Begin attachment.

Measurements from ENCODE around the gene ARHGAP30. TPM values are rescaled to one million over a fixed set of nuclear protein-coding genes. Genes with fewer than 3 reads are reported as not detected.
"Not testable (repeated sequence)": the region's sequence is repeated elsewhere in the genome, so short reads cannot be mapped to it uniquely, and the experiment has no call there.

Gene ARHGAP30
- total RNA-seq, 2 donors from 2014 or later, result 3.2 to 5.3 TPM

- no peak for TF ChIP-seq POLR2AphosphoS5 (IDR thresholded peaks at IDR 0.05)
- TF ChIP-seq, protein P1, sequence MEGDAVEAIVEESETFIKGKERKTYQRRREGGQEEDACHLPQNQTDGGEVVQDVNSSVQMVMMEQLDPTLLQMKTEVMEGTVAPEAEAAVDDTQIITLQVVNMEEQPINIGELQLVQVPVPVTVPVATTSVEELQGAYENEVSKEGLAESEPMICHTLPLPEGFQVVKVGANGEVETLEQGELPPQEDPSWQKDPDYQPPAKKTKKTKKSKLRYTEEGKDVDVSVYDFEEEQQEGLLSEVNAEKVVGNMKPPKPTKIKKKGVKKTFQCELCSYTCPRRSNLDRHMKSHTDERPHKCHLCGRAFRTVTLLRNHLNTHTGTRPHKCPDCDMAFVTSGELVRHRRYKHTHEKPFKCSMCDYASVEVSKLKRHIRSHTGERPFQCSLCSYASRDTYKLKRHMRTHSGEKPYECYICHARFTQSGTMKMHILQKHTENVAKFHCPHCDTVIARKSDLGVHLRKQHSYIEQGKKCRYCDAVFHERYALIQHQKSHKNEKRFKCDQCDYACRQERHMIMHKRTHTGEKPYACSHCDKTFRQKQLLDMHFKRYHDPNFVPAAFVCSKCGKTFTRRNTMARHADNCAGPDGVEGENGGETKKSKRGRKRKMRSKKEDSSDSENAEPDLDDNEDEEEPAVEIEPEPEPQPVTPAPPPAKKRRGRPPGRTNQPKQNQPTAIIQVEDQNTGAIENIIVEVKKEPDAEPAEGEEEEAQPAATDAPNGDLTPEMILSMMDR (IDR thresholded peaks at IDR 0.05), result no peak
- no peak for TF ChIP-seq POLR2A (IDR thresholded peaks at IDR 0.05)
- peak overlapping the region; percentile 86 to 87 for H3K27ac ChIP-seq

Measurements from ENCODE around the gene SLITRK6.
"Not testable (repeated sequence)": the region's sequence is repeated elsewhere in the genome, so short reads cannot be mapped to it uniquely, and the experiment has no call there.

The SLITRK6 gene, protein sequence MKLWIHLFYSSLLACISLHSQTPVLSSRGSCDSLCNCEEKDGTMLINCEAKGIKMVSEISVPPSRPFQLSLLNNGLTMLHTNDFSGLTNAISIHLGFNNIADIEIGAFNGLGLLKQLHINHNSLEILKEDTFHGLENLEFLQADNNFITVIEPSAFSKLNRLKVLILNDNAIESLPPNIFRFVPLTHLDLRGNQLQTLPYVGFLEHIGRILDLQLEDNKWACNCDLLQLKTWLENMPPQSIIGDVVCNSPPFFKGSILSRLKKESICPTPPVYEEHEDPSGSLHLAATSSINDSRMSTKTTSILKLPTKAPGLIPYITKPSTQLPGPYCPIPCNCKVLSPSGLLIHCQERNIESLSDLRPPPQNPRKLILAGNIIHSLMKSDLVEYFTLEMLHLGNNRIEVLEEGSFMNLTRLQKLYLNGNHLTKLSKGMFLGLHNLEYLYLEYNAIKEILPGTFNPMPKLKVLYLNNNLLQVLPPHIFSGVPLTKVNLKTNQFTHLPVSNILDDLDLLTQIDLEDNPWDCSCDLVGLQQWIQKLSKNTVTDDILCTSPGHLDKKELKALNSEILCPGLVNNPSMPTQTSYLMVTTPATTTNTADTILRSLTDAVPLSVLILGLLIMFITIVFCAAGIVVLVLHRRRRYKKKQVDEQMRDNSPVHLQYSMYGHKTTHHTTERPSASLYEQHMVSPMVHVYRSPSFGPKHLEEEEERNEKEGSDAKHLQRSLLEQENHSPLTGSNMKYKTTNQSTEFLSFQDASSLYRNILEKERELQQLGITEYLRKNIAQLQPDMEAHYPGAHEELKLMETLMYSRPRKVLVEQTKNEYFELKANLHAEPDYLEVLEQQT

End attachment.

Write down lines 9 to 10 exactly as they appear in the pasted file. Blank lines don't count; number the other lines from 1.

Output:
Measurements from ENCODE around the gene SLITRK6.
"Not testable (repeated sequence)": the region's sequence is repeated elsewhere in the genome, so short reads cannot be mapped to it uniquely, and the experiment has no call there.